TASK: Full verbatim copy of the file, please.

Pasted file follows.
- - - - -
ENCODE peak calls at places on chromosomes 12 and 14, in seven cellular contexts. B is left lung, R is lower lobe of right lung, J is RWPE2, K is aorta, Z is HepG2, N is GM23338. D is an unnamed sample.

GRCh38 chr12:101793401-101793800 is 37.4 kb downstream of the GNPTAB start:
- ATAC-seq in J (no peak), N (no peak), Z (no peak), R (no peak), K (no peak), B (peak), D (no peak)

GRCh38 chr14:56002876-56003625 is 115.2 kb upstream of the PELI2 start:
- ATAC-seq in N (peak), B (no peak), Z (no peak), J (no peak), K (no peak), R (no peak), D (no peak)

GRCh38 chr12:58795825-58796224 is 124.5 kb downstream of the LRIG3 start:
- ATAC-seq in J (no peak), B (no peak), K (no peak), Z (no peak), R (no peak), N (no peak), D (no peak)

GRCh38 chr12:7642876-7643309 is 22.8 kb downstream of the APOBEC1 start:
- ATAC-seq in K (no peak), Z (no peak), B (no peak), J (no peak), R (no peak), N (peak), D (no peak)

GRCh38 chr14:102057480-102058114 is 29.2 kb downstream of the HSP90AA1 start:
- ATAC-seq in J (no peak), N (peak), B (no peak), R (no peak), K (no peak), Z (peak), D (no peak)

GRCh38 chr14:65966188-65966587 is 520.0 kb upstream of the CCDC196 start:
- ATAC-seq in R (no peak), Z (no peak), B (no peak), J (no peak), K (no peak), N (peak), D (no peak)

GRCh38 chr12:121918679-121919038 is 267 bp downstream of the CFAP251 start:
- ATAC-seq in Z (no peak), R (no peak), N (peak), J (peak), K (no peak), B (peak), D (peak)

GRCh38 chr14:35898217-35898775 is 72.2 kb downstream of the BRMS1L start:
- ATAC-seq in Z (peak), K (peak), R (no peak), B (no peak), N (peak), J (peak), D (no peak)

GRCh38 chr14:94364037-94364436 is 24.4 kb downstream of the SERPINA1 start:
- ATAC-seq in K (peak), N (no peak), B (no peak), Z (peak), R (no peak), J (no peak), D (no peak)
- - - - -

ENCODE peak calls at places on chromosomes 12 and 14, in seven cellular contexts. B is left lung, R is lower lobe of right lung, J is RWPE2, K is aorta, Z is HepG2, N is GM23338. D is an unnamed sample.

GRCh38 chr12:101793401-101793800 is 37.4 kb downstream of the GNPTAB start:
- ATAC-seq in J (no peak), N (no peak), Z (no peak), R (no peak), K (no peak), B (peak), D (no peak)

GRCh38 chr14:56002876-56003625 is 115.2 kb upstream of the PELI2 start:
- ATAC-seq in N (peak), B (no peak), Z (no peak), J (no peak), K (no peak), R (no peak), D (no peak)

GRCh38 chr12:58795825-58796224 is 124.5 kb downstream of the LRIG3 start:
- ATAC-seq in J (no peak), B (no peak), K (no peak), Z (no peak), R (no peak), N (no peak), D (no peak)

GRCh38 chr12:7642876-7643309 is 22.8 kb downstream of the APOBEC1 start:
- ATAC-seq in K (no peak), Z (no peak), B (no peak), J (no peak), R (no peak), N (peak), D (no peak)

GRCh38 chr14:102057480-102058114 is 29.2 kb downstream of the HSP90AA1 start:
- ATAC-seq in J (no peak), N (peak), B (no peak), R (no peak), K (no peak), Z (peak), D (no peak)

GRCh38 chr14:65966188-65966587 is 520.0 kb upstream of the CCDC196 start:
- ATAC-seq in R (no peak), Z (no peak), B (no peak), J (no peak), K (no peak), N (peak), D (no peak)

GRCh38 chr12:121918679-121919038 is 267 bp downstream of the CFAP251 start:
- ATAC-seq in Z (no peak), R (no peak), N (peak), J (peak), K (no peak), B (peak), D (peak)

GRCh38 chr14:35898217-35898775 is 72.2 kb downstream of the BRMS1L start:
- ATAC-seq in Z (peak), K (peak), R (no peak), B (no peak), N (peak), J (peak), D (no peak)

GRCh38 chr14:94364037-94364436 is 24.4 kb downstream of the SERPINA1 start:
- ATAC-seq in K (peak), N (no peak), B (no peak), Z (peak), R (no peak), J (no peak), D (no peak)